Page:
Sometimes It Pays to Make a Problem Bigger to Solve It
I have become more and more enamored of the quote from Dwight David Eisenhower:
Whenever I run into a problem I can’t solve, I always make it bigger. I can never solve it by trying to make it smaller, but if I make it big enough I can begin to see the outlines of a solution.”
I think this is a very important mindset for engineers. As I approach a new academic year with a number of seniors seeking to do senior design projects, I think this is a most important maxim. Unfortunately, too much engineering practice forestalls the ability to take this type of broader view.
Consider the following three problem statements:
- A. I need to have a bigger bridge between point A and point B.
- B. I need to have greater capacity for transport of people and things between point A and point B.
- C. I need to have a better way for people who live in point A and whose employers are in B to work (and vice versa); I also need better supply routes of material to point A and point B.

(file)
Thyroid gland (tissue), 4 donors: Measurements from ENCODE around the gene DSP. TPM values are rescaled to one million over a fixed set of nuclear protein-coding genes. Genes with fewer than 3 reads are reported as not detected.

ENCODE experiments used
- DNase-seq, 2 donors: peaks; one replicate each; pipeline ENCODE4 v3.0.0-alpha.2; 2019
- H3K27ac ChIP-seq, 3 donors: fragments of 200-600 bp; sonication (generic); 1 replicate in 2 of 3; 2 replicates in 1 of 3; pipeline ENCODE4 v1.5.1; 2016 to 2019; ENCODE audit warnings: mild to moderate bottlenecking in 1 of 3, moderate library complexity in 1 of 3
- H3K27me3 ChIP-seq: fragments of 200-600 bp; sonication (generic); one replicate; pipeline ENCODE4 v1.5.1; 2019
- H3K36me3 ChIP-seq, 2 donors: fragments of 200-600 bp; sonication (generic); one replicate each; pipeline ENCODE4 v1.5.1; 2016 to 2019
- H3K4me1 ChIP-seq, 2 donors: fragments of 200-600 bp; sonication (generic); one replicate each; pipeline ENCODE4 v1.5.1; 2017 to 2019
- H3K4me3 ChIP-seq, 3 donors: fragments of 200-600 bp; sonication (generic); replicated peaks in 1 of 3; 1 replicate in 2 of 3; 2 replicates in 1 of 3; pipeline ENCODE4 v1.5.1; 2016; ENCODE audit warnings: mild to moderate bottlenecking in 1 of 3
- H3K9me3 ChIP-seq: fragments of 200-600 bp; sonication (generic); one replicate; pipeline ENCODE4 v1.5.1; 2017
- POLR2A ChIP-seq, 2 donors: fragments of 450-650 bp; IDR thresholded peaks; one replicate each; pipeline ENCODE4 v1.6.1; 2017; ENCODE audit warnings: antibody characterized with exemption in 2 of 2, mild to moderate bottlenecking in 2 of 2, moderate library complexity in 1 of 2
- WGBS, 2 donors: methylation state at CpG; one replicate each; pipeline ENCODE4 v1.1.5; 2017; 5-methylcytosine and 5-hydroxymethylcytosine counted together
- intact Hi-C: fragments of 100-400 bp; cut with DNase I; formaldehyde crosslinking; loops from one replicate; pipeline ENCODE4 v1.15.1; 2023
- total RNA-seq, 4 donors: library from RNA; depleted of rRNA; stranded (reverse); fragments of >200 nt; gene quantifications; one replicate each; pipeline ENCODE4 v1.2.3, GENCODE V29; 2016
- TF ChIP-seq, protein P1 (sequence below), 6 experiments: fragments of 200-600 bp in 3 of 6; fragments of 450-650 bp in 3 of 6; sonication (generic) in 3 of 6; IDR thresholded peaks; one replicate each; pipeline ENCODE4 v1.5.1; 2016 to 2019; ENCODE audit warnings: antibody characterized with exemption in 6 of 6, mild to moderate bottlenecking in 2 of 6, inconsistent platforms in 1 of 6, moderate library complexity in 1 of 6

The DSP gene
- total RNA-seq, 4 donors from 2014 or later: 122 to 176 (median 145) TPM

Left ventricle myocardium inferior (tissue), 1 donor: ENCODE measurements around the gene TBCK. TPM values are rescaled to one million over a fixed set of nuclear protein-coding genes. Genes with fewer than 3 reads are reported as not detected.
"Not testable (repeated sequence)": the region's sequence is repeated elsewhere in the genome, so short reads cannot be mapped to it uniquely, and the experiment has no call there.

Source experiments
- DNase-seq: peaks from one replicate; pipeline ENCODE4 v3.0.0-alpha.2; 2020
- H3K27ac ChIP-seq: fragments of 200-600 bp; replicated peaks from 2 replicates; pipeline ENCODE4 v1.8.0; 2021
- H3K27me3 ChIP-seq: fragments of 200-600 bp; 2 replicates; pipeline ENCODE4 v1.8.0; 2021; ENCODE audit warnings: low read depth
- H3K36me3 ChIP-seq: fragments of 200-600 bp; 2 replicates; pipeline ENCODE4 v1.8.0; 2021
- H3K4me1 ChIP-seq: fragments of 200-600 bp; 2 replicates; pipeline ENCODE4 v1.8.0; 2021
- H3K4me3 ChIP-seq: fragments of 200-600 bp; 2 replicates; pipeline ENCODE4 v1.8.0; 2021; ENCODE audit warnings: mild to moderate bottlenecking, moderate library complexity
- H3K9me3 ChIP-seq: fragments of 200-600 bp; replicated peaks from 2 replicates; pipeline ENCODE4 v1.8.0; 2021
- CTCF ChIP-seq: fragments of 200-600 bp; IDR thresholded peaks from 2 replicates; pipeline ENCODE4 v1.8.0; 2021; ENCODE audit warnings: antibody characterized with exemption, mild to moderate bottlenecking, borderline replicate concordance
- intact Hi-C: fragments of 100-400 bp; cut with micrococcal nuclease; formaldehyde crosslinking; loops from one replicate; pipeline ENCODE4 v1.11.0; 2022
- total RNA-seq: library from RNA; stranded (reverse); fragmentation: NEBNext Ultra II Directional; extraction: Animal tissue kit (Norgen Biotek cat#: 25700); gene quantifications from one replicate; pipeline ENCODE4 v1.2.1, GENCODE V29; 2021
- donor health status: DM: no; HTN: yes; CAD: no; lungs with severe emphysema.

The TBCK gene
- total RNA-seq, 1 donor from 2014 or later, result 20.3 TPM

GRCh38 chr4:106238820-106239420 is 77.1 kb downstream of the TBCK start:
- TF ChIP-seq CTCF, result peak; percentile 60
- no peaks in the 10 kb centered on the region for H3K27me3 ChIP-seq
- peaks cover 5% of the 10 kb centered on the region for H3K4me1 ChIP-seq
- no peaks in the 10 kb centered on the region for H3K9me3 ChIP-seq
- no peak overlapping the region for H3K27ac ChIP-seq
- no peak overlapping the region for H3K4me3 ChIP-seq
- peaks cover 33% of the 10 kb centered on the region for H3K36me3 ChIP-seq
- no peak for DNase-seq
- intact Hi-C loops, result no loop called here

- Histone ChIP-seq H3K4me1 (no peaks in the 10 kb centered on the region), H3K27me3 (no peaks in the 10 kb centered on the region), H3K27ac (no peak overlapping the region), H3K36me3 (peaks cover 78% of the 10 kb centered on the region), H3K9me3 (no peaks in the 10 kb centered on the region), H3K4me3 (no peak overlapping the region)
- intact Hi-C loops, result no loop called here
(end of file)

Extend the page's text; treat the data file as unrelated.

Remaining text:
Note the difference! Problem statement A admits only one type of solution (a bridge or bridge expansion or renovation). Problem statement B allows for other solutions (rail, an alternative routing, a tunnel, etc.). Problem statement C is the broadest (of the three) and allows for even further options (electronic transmission of work assignments and finished work, 3D printing, alternative suppliers and supply routes).
It may be that by over specifying a problem we do not allow ourselves to see what might be (particularly when multiple objectives are present) the entire robust set of alternative solutions.
Engineers should, in my opinion, be alert to such over specification of a problem and be sure that they express a problem in a broad fashion so as to see a larger set of alternative solutions.